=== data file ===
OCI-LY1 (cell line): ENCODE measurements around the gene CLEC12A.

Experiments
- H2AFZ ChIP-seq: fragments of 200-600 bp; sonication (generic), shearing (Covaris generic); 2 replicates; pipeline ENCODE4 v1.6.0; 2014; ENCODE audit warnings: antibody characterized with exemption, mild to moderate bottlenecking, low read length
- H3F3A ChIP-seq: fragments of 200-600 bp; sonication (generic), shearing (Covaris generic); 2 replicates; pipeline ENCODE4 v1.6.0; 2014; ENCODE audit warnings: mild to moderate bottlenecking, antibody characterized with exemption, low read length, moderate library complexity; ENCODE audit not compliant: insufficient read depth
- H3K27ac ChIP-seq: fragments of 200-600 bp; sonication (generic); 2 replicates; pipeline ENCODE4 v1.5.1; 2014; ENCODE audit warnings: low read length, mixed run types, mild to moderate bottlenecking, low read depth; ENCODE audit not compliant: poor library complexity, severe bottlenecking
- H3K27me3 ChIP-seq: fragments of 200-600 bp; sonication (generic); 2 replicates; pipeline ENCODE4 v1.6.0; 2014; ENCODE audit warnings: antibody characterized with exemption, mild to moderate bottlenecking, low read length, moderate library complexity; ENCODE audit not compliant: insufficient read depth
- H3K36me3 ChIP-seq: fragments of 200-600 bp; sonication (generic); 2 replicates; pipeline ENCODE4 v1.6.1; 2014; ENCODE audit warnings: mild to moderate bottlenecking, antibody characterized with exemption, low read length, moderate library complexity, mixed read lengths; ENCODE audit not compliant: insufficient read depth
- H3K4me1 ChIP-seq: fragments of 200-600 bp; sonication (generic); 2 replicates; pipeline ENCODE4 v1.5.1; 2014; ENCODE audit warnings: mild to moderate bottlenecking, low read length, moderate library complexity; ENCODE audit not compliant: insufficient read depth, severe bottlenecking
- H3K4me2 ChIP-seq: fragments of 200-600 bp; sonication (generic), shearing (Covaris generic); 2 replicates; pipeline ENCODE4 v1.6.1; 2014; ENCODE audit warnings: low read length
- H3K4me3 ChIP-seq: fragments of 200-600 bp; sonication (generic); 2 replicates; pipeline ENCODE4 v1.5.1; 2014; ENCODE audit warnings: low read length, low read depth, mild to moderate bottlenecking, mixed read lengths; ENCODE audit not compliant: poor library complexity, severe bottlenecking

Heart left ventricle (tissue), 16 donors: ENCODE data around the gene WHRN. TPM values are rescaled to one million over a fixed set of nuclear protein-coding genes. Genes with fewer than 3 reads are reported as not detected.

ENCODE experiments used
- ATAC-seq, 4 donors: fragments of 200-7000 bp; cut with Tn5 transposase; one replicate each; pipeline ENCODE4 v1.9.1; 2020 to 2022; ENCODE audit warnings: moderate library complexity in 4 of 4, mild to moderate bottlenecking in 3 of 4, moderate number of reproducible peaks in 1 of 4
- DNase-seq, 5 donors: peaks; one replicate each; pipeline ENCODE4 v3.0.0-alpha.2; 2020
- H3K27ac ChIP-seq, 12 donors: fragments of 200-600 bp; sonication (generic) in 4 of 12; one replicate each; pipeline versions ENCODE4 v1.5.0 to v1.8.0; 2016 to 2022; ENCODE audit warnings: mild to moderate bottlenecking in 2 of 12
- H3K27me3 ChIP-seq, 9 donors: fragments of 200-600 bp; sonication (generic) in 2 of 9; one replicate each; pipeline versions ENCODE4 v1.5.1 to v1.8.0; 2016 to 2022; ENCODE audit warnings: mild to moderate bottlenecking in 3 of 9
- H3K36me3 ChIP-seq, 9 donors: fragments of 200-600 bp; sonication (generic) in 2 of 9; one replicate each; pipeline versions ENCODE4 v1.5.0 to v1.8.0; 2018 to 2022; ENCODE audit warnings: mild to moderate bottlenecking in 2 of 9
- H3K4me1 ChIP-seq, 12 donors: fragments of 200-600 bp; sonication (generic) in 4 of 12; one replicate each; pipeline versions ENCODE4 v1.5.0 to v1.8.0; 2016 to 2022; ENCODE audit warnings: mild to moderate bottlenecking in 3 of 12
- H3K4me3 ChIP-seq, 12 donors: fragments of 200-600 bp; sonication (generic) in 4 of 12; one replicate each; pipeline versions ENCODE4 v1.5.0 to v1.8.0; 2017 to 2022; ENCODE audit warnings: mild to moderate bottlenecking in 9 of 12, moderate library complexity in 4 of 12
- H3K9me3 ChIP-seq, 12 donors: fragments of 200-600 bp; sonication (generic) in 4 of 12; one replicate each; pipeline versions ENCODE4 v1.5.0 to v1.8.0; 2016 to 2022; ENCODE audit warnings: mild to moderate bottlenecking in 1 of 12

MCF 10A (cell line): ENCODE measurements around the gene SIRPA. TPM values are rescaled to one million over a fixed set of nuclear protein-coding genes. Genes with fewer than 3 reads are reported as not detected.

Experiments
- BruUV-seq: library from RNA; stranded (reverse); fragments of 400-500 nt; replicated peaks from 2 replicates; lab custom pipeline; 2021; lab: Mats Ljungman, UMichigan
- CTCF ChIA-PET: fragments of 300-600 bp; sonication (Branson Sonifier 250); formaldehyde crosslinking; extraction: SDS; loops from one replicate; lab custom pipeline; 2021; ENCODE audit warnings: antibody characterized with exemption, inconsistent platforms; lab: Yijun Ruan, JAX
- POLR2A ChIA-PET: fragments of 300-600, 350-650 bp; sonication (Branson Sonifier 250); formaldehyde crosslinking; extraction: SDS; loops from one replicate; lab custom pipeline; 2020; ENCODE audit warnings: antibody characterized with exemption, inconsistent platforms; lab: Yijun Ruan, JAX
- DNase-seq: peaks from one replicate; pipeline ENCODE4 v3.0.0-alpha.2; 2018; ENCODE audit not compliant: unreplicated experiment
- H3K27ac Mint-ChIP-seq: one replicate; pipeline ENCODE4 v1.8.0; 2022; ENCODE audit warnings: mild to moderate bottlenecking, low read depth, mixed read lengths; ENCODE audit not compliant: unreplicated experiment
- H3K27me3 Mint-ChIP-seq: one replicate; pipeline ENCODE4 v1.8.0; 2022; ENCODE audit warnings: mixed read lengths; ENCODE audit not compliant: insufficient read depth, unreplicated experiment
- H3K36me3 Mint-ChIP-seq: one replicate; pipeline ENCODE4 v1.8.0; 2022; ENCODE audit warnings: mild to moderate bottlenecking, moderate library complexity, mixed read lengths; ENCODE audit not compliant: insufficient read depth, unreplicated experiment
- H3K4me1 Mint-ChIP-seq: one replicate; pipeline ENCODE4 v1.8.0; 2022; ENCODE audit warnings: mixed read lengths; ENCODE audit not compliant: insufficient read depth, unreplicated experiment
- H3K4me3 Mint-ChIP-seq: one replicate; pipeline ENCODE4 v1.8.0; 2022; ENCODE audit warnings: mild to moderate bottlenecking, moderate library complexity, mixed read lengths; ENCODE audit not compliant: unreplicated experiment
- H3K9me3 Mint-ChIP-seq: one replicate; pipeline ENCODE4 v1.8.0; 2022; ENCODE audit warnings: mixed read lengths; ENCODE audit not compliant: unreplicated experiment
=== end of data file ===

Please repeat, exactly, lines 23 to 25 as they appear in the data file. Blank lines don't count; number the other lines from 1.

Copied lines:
- BruUV-seq: library from RNA; stranded (reverse); fragments of 400-500 nt; replicated peaks from 2 replicates; lab custom pipeline; 2021; lab: Mats Ljungman, UMichigan
- CTCF ChIA-PET: fragments of 300-600 bp; sonication (Branson Sonifier 250); formaldehyde crosslinking; extraction: SDS; loops from one replicate; lab custom pipeline; 2021; ENCODE audit warnings: antibody characterized with exemption, inconsistent platforms; lab: Yijun Ruan, JAX
- POLR2A ChIA-PET: fragments of 300-600, 350-650 bp; sonication (Branson Sonifier 250); formaldehyde crosslinking; extraction: SDS; loops from one replicate; lab custom pipeline; 2020; ENCODE audit warnings: antibody characterized with exemption, inconsistent platforms; lab: Yijun Ruan, JAX